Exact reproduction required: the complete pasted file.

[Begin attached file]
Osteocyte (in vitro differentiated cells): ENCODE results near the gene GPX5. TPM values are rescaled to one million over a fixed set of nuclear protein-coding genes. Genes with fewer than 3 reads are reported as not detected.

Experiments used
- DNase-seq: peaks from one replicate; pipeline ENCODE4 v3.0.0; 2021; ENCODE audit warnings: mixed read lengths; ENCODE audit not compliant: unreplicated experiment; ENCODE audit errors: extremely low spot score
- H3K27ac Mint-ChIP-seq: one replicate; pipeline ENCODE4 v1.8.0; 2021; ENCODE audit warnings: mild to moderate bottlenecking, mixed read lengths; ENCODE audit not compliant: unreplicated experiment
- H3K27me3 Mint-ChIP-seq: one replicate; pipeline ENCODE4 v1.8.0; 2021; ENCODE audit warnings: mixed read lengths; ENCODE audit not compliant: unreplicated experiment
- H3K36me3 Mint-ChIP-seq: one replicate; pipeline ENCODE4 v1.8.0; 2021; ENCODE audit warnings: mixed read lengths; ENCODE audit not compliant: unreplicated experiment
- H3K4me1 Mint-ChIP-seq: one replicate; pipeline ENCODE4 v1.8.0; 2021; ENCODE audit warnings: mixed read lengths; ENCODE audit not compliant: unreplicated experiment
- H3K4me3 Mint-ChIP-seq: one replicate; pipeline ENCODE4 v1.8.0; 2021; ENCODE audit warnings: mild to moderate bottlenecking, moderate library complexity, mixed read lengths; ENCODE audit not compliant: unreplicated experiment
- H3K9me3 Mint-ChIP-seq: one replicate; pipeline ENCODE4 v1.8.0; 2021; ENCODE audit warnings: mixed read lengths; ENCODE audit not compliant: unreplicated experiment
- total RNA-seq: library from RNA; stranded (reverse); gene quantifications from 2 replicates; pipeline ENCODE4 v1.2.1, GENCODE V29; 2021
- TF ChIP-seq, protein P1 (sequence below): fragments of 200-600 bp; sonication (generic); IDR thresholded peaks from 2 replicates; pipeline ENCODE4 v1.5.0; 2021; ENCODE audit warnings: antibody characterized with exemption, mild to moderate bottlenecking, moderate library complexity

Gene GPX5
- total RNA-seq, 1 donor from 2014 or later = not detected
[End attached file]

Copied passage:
Osteocyte (in vitro differentiated cells): ENCODE results near the gene GPX5. TPM values are rescaled to one million over a fixed set of nuclear protein-coding genes. Genes with fewer than 3 reads are reported as not detected.

Experiments used
- DNase-seq: peaks from one replicate; pipeline ENCODE4 v3.0.0; 2021; ENCODE audit warnings: mixed read lengths; ENCODE audit not compliant: unreplicated experiment; ENCODE audit errors: extremely low spot score
- H3K27ac Mint-ChIP-seq: one replicate; pipeline ENCODE4 v1.8.0; 2021; ENCODE audit warnings: mild to moderate bottlenecking, mixed read lengths; ENCODE audit not compliant: unreplicated experiment
- H3K27me3 Mint-ChIP-seq: one replicate; pipeline ENCODE4 v1.8.0; 2021; ENCODE audit warnings: mixed read lengths; ENCODE audit not compliant: unreplicated experiment
- H3K36me3 Mint-ChIP-seq: one replicate; pipeline ENCODE4 v1.8.0; 2021; ENCODE audit warnings: mixed read lengths; ENCODE audit not compliant: unreplicated experiment
- H3K4me1 Mint-ChIP-seq: one replicate; pipeline ENCODE4 v1.8.0; 2021; ENCODE audit warnings: mixed read lengths; ENCODE audit not compliant: unreplicated experiment
- H3K4me3 Mint-ChIP-seq: one replicate; pipeline ENCODE4 v1.8.0; 2021; ENCODE audit warnings: mild to moderate bottlenecking, moderate library complexity, mixed read lengths; ENCODE audit not compliant: unreplicated experiment
- H3K9me3 Mint-ChIP-seq: one replicate; pipeline ENCODE4 v1.8.0; 2021; ENCODE audit warnings: mixed read lengths; ENCODE audit not compliant: unreplicated experiment
- total RNA-seq: library from RNA; stranded (reverse); gene quantifications from 2 replicates; pipeline ENCODE4 v1.2.1, GENCODE V29; 2021
- TF ChIP-seq, protein P1 (sequence below): fragments of 200-600 bp; sonication (generic); IDR thresholded peaks from 2 replicates; pipeline ENCODE4 v1.5.0; 2021; ENCODE audit warnings: antibody characterized with exemption, mild to moderate bottlenecking, moderate library complexity

Gene GPX5
- total RNA-seq, 1 donor from 2014 or later = not detected